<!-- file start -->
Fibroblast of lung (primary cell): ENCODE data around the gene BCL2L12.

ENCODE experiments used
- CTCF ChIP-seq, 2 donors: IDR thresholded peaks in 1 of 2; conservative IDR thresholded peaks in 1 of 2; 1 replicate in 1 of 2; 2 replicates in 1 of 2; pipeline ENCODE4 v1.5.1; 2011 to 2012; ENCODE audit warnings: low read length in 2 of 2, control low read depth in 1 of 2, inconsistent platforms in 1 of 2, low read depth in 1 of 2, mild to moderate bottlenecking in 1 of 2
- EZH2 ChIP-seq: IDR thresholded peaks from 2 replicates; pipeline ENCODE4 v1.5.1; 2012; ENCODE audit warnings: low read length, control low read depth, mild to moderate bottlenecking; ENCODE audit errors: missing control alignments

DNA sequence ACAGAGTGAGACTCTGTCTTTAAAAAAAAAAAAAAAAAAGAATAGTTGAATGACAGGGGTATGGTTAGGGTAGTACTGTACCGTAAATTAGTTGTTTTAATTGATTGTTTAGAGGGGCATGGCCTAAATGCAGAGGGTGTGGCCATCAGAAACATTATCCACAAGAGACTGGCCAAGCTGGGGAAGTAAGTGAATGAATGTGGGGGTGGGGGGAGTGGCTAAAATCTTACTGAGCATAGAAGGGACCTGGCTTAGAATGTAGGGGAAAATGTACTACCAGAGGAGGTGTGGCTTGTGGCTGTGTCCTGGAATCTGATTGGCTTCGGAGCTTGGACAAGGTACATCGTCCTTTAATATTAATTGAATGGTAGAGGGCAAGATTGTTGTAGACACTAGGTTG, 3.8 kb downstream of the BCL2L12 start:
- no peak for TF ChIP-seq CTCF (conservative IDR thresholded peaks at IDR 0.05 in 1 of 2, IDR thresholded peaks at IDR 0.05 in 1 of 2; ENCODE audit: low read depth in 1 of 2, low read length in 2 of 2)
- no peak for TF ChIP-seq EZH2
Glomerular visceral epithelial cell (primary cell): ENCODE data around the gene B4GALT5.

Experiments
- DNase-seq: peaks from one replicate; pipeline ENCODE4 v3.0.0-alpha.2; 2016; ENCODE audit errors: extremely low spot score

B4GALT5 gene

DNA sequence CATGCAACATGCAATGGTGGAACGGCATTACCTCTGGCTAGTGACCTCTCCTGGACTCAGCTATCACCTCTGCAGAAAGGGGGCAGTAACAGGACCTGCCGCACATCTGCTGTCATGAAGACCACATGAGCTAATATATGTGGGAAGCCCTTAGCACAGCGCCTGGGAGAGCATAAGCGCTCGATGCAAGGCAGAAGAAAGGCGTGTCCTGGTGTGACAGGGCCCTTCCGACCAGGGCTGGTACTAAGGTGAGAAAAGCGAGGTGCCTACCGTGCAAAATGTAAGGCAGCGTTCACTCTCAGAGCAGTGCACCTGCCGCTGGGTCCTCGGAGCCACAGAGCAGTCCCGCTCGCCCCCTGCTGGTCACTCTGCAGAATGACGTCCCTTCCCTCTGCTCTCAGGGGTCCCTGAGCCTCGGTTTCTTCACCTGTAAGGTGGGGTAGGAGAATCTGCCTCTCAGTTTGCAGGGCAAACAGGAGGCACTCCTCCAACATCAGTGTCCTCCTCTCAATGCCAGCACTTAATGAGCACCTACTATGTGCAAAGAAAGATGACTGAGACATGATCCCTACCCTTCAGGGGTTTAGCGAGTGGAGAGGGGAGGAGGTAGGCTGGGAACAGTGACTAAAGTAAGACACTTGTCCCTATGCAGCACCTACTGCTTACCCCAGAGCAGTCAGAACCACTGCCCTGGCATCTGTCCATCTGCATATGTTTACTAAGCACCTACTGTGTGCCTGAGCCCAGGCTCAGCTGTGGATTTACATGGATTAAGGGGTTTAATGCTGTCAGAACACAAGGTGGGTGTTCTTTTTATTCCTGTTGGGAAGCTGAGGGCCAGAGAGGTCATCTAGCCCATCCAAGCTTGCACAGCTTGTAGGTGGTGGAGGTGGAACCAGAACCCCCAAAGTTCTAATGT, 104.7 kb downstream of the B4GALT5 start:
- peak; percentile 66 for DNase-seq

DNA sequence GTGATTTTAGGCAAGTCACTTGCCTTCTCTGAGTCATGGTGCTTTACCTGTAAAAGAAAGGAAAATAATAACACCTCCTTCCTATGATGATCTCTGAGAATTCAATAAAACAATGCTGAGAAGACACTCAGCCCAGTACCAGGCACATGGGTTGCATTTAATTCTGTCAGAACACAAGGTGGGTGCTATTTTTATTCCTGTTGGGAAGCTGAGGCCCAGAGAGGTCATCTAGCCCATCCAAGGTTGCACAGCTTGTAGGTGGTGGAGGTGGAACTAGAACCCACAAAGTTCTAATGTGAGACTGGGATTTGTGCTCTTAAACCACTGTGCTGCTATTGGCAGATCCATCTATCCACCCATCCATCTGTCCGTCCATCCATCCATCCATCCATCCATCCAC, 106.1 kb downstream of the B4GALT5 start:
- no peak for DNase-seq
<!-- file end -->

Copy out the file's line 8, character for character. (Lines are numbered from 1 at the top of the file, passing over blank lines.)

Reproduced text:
Glomerular visceral epithelial cell (primary cell): ENCODE data around the gene B4GALT5.